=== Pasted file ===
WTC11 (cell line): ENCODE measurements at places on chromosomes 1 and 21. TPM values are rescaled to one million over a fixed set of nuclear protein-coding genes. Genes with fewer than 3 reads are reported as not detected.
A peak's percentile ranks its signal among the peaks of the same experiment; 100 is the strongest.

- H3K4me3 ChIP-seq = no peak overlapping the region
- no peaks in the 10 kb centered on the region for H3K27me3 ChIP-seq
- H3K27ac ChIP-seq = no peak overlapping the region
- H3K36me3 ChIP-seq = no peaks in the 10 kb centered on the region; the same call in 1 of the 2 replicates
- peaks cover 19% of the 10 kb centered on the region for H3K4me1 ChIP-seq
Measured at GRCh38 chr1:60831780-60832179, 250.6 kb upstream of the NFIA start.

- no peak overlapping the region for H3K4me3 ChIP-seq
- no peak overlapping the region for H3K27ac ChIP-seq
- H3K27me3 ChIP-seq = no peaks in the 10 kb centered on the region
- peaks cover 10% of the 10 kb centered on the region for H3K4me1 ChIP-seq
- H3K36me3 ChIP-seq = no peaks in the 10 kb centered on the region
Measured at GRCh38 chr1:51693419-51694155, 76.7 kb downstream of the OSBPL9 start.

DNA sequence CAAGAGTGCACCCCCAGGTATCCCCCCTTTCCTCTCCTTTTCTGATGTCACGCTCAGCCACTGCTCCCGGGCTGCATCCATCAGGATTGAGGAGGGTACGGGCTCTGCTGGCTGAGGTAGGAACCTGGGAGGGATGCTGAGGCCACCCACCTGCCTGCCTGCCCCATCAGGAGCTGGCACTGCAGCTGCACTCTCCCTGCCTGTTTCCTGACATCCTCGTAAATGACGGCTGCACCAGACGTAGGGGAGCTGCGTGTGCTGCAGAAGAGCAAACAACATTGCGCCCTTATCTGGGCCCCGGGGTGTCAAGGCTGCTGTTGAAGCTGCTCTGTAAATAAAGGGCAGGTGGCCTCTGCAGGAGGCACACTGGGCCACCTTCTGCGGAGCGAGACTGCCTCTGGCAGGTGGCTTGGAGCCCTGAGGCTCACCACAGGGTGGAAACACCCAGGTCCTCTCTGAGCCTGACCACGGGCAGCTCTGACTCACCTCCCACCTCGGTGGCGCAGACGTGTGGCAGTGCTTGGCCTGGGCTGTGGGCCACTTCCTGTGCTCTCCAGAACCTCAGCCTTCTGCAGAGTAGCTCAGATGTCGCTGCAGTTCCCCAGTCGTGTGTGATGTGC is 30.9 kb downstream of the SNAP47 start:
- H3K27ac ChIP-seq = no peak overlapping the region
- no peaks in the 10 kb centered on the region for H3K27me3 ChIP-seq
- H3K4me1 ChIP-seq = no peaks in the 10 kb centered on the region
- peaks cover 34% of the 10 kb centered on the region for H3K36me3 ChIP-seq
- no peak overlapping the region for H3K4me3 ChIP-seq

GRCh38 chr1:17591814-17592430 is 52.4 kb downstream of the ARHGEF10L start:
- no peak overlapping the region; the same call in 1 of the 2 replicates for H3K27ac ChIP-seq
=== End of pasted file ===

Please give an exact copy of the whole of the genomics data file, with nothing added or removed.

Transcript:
WTC11 (cell line): ENCODE measurements at places on chromosomes 1 and 21. TPM values are rescaled to one million over a fixed set of nuclear protein-coding genes. Genes with fewer than 3 reads are reported as not detected.
A peak's percentile ranks its signal among the peaks of the same experiment; 100 is the strongest.

- H3K4me3 ChIP-seq = no peak overlapping the region
- no peaks in the 10 kb centered on the region for H3K27me3 ChIP-seq
- H3K27ac ChIP-seq = no peak overlapping the region
- H3K36me3 ChIP-seq = no peaks in the 10 kb centered on the region; the same call in 1 of the 2 replicates
- peaks cover 19% of the 10 kb centered on the region for H3K4me1 ChIP-seq
Measured at GRCh38 chr1:60831780-60832179, 250.6 kb upstream of the NFIA start.

- no peak overlapping the region for H3K4me3 ChIP-seq
- no peak overlapping the region for H3K27ac ChIP-seq
- H3K27me3 ChIP-seq = no peaks in the 10 kb centered on the region
- peaks cover 10% of the 10 kb centered on the region for H3K4me1 ChIP-seq
- H3K36me3 ChIP-seq = no peaks in the 10 kb centered on the region
Measured at GRCh38 chr1:51693419-51694155, 76.7 kb downstream of the OSBPL9 start.

DNA sequence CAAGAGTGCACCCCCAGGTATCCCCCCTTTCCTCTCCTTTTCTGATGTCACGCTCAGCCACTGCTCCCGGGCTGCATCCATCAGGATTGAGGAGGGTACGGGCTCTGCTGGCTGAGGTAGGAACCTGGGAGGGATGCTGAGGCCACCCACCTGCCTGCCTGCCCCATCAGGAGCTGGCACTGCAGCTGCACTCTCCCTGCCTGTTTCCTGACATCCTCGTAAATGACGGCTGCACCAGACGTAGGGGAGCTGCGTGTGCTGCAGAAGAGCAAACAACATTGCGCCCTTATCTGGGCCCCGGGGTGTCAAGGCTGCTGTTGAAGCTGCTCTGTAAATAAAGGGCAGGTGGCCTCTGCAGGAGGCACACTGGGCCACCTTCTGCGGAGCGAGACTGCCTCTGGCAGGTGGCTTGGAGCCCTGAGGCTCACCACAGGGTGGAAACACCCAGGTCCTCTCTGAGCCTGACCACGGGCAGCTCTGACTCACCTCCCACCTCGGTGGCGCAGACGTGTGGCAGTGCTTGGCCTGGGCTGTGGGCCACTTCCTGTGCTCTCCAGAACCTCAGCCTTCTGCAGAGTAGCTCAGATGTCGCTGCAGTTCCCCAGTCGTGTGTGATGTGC is 30.9 kb downstream of the SNAP47 start:
- H3K27ac ChIP-seq = no peak overlapping the region
- no peaks in the 10 kb centered on the region for H3K27me3 ChIP-seq
- H3K4me1 ChIP-seq = no peaks in the 10 kb centered on the region
- peaks cover 34% of the 10 kb centered on the region for H3K36me3 ChIP-seq
- no peak overlapping the region for H3K4me3 ChIP-seq

GRCh38 chr1:17591814-17592430 is 52.4 kb downstream of the ARHGEF10L start:
- no peak overlapping the region; the same call in 1 of the 2 replicates for H3K27ac ChIP-seq